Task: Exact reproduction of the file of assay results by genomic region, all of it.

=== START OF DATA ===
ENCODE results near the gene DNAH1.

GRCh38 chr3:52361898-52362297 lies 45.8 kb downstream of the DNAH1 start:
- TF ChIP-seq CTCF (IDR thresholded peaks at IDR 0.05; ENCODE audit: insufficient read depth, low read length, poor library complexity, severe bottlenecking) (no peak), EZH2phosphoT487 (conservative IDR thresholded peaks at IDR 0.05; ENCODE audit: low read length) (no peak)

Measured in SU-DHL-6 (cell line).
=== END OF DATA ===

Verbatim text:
ENCODE results near the gene DNAH1.

GRCh38 chr3:52361898-52362297 lies 45.8 kb downstream of the DNAH1 start:
- TF ChIP-seq CTCF (IDR thresholded peaks at IDR 0.05; ENCODE audit: insufficient read depth, low read length, poor library complexity, severe bottlenecking) (no peak), EZH2phosphoT487 (conservative IDR thresholded peaks at IDR 0.05; ENCODE audit: low read length) (no peak)

Measured in SU-DHL-6 (cell line).